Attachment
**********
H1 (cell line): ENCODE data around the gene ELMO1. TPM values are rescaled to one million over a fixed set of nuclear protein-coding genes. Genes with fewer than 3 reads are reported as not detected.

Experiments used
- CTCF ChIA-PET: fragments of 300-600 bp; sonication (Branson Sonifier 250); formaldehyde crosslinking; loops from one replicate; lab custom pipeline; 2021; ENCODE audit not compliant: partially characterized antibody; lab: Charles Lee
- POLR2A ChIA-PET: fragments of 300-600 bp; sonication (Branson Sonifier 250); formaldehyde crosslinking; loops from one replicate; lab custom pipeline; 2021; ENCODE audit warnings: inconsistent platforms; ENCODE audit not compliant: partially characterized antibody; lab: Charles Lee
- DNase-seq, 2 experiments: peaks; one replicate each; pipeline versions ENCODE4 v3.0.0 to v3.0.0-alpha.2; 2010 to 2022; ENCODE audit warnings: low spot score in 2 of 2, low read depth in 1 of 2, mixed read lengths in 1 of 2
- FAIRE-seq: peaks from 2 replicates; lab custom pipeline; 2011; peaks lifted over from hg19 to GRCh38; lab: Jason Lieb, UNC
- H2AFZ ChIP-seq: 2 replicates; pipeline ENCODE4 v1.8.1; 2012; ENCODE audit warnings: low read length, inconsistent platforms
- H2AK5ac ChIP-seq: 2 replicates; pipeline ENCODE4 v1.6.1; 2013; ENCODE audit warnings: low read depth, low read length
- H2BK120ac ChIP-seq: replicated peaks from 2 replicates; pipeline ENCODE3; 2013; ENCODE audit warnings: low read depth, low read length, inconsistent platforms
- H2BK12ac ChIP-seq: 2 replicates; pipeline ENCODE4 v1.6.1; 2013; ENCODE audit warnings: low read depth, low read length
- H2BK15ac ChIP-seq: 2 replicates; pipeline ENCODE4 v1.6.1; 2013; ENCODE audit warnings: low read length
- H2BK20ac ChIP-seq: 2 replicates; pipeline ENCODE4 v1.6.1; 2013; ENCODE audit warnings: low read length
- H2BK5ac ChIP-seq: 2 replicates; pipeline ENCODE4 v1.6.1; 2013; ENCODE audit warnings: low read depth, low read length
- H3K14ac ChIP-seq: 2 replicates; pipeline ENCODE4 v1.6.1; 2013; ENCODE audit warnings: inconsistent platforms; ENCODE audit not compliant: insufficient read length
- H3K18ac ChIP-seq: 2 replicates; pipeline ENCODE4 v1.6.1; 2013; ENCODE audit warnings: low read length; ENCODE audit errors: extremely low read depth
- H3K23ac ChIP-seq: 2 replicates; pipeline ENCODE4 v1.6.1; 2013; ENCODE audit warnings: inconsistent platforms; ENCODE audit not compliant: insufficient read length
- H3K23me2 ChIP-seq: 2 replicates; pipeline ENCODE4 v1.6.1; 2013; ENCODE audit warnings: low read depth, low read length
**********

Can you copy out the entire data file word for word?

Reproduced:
H1 (cell line): ENCODE data around the gene ELMO1. TPM values are rescaled to one million over a fixed set of nuclear protein-coding genes. Genes with fewer than 3 reads are reported as not detected.

Experiments used
- CTCF ChIA-PET: fragments of 300-600 bp; sonication (Branson Sonifier 250); formaldehyde crosslinking; loops from one replicate; lab custom pipeline; 2021; ENCODE audit not compliant: partially characterized antibody; lab: Charles Lee
- POLR2A ChIA-PET: fragments of 300-600 bp; sonication (Branson Sonifier 250); formaldehyde crosslinking; loops from one replicate; lab custom pipeline; 2021; ENCODE audit warnings: inconsistent platforms; ENCODE audit not compliant: partially characterized antibody; lab: Charles Lee
- DNase-seq, 2 experiments: peaks; one replicate each; pipeline versions ENCODE4 v3.0.0 to v3.0.0-alpha.2; 2010 to 2022; ENCODE audit warnings: low spot score in 2 of 2, low read depth in 1 of 2, mixed read lengths in 1 of 2
- FAIRE-seq: peaks from 2 replicates; lab custom pipeline; 2011; peaks lifted over from hg19 to GRCh38; lab: Jason Lieb, UNC
- H2AFZ ChIP-seq: 2 replicates; pipeline ENCODE4 v1.8.1; 2012; ENCODE audit warnings: low read length, inconsistent platforms
- H2AK5ac ChIP-seq: 2 replicates; pipeline ENCODE4 v1.6.1; 2013; ENCODE audit warnings: low read depth, low read length
- H2BK120ac ChIP-seq: replicated peaks from 2 replicates; pipeline ENCODE3; 2013; ENCODE audit warnings: low read depth, low read length, inconsistent platforms
- H2BK12ac ChIP-seq: 2 replicates; pipeline ENCODE4 v1.6.1; 2013; ENCODE audit warnings: low read depth, low read length
- H2BK15ac ChIP-seq: 2 replicates; pipeline ENCODE4 v1.6.1; 2013; ENCODE audit warnings: low read length
- H2BK20ac ChIP-seq: 2 replicates; pipeline ENCODE4 v1.6.1; 2013; ENCODE audit warnings: low read length
- H2BK5ac ChIP-seq: 2 replicates; pipeline ENCODE4 v1.6.1; 2013; ENCODE audit warnings: low read depth, low read length
- H3K14ac ChIP-seq: 2 replicates; pipeline ENCODE4 v1.6.1; 2013; ENCODE audit warnings: inconsistent platforms; ENCODE audit not compliant: insufficient read length
- H3K18ac ChIP-seq: 2 replicates; pipeline ENCODE4 v1.6.1; 2013; ENCODE audit warnings: low read length; ENCODE audit errors: extremely low read depth
- H3K23ac ChIP-seq: 2 replicates; pipeline ENCODE4 v1.6.1; 2013; ENCODE audit warnings: inconsistent platforms; ENCODE audit not compliant: insufficient read length
- H3K23me2 ChIP-seq: 2 replicates; pipeline ENCODE4 v1.6.1; 2013; ENCODE audit warnings: low read depth, low read length